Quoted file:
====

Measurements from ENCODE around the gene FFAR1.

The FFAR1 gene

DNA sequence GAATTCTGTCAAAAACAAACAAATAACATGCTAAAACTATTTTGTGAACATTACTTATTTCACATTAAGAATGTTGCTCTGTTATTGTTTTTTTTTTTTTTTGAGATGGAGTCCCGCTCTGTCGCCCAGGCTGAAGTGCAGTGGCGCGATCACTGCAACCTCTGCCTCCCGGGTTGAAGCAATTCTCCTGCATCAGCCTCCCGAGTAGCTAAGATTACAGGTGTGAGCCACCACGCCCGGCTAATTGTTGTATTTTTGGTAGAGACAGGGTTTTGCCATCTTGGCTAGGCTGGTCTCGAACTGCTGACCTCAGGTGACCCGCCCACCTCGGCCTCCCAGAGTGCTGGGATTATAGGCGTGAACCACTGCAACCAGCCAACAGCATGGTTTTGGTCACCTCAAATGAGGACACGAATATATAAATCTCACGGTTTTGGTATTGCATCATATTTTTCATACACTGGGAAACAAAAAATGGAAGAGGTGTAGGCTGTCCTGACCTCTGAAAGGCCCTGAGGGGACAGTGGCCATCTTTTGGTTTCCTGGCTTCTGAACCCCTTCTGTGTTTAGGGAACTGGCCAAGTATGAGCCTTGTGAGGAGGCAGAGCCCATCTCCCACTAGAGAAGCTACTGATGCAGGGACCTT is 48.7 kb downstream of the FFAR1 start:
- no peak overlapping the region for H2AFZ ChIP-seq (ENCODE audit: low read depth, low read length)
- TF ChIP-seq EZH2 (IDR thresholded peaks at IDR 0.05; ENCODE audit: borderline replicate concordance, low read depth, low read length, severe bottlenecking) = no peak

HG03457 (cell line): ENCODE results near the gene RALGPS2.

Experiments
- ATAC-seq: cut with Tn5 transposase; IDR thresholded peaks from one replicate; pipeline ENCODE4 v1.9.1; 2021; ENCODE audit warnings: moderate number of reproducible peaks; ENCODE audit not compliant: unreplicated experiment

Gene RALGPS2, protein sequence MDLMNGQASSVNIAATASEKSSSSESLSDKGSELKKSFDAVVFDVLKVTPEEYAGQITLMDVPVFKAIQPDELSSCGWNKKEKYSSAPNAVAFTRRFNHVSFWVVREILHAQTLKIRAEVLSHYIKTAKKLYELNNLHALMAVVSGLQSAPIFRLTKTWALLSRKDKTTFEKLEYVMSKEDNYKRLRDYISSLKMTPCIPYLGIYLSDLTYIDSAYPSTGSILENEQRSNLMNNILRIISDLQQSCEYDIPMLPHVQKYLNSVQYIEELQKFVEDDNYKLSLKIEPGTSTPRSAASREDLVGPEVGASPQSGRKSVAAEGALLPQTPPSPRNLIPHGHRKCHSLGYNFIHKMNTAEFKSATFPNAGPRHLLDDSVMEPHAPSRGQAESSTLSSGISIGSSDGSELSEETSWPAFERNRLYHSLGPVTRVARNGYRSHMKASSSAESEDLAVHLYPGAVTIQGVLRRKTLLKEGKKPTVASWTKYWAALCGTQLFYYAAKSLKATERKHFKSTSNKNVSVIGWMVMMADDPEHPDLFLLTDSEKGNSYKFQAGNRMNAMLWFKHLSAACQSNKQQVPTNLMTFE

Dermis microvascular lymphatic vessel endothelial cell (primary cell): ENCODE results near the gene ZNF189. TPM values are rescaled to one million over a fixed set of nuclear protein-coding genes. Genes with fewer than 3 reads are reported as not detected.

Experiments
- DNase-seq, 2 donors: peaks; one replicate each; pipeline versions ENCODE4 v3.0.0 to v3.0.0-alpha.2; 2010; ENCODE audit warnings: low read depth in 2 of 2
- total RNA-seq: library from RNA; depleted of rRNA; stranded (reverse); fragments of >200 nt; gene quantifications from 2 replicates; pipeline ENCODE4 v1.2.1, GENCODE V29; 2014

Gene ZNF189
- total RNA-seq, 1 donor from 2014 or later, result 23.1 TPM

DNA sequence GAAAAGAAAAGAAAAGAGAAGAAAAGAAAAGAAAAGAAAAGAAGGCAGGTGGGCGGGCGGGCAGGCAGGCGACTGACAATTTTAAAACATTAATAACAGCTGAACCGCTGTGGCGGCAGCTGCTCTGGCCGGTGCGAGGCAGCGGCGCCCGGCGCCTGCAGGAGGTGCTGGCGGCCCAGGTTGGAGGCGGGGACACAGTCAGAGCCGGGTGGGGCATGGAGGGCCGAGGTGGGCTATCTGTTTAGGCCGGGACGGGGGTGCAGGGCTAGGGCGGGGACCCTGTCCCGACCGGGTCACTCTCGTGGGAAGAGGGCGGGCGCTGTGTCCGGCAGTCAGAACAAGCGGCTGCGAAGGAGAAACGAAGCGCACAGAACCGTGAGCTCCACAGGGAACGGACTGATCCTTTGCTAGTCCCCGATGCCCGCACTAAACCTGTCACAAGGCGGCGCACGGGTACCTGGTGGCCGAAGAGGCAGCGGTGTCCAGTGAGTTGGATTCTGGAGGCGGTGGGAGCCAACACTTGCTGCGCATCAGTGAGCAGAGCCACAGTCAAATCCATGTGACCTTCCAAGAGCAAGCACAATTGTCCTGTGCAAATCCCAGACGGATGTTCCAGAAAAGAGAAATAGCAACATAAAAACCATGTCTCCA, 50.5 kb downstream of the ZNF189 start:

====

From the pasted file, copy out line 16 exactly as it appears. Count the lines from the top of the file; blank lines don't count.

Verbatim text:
DNA sequence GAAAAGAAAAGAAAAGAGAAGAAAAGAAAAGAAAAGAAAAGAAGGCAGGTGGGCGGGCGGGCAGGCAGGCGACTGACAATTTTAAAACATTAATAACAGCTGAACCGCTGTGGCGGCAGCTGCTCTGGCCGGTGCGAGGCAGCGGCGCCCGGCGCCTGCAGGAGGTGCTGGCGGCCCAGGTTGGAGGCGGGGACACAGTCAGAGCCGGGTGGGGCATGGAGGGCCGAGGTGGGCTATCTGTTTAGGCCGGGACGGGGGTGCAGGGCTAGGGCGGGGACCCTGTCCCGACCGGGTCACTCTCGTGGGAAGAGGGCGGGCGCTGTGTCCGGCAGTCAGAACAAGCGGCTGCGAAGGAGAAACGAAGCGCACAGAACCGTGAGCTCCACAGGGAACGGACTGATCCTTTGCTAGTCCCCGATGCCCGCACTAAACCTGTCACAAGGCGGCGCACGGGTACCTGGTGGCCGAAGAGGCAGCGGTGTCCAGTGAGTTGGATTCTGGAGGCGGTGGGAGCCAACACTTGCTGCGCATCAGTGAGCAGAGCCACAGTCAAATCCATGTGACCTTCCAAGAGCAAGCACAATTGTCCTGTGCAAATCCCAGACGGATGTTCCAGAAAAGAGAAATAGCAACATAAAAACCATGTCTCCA, 50.5 kb downstream of the ZNF189 start: